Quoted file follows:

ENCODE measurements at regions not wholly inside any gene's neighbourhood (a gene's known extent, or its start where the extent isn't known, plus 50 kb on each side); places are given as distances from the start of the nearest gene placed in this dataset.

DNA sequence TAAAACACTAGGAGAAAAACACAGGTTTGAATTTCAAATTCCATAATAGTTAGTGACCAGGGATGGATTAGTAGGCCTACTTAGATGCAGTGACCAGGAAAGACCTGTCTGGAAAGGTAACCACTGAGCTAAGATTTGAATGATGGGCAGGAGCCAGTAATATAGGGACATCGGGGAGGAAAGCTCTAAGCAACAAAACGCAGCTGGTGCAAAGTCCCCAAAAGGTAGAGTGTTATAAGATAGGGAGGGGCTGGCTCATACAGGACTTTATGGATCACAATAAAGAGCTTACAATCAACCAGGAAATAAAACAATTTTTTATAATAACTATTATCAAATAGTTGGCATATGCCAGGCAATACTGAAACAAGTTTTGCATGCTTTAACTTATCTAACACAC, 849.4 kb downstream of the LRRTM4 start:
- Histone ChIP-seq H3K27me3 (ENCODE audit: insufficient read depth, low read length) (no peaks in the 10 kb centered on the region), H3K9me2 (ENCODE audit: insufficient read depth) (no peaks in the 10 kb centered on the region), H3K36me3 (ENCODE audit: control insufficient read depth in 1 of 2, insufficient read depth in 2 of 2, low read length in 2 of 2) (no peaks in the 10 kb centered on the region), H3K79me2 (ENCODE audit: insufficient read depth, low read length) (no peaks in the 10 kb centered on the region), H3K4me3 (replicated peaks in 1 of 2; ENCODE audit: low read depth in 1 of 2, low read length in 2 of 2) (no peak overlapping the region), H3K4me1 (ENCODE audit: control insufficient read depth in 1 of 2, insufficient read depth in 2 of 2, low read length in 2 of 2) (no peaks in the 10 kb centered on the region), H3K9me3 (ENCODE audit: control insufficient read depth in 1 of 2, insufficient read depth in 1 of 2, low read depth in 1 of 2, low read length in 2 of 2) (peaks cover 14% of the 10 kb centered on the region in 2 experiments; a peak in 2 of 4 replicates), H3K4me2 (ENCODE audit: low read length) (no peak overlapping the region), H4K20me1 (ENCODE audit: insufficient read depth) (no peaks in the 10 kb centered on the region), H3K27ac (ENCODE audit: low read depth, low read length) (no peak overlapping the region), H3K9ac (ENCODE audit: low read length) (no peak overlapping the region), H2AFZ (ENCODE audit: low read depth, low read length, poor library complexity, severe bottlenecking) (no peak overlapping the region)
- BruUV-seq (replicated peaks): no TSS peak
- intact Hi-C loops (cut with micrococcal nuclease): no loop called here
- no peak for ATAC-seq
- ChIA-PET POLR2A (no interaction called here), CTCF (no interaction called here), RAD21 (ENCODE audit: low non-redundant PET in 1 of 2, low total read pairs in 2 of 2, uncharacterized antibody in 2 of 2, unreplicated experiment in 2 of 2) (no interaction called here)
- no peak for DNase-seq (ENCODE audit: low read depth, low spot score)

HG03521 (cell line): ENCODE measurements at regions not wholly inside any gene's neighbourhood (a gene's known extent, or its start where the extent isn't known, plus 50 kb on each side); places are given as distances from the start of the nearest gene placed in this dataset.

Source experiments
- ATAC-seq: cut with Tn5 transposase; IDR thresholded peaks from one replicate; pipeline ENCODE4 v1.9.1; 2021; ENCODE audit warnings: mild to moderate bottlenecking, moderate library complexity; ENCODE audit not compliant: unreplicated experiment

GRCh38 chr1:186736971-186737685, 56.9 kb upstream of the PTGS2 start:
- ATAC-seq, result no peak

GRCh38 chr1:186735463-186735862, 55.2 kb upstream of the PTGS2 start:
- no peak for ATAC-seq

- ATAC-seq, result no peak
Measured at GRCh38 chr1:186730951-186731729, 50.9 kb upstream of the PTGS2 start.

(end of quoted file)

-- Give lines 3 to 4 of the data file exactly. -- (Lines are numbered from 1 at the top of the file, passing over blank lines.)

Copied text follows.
- Histone ChIP-seq H3K27me3 (ENCODE audit: insufficient read depth, low read length) (no peaks in the 10 kb centered on the region), H3K9me2 (ENCODE audit: insufficient read depth) (no peaks in the 10 kb centered on the region), H3K36me3 (ENCODE audit: control insufficient read depth in 1 of 2, insufficient read depth in 2 of 2, low read length in 2 of 2) (no peaks in the 10 kb centered on the region), H3K79me2 (ENCODE audit: insufficient read depth, low read length) (no peaks in the 10 kb centered on the region), H3K4me3 (replicated peaks in 1 of 2; ENCODE audit: low read depth in 1 of 2, low read length in 2 of 2) (no peak overlapping the region), H3K4me1 (ENCODE audit: control insufficient read depth in 1 of 2, insufficient read depth in 2 of 2, low read length in 2 of 2) (no peaks in the 10 kb centered on the region), H3K9me3 (ENCODE audit: control insufficient read depth in 1 of 2, insufficient read depth in 1 of 2, low read depth in 1 of 2, low read length in 2 of 2) (peaks cover 14% of the 10 kb centered on the region in 2 experiments; a peak in 2 of 4 replicates), H3K4me2 (ENCODE audit: low read length) (no peak overlapping the region), H4K20me1 (ENCODE audit: insufficient read depth) (no peaks in the 10 kb centered on the region), H3K27ac (ENCODE audit: low read depth, low read length) (no peak overlapping the region), H3K9ac (ENCODE audit: low read length) (no peak overlapping the region), H2AFZ (ENCODE audit: low read depth, low read length, poor library complexity, severe bottlenecking) (no peak overlapping the region)
- BruUV-seq (replicated peaks): no TSS peak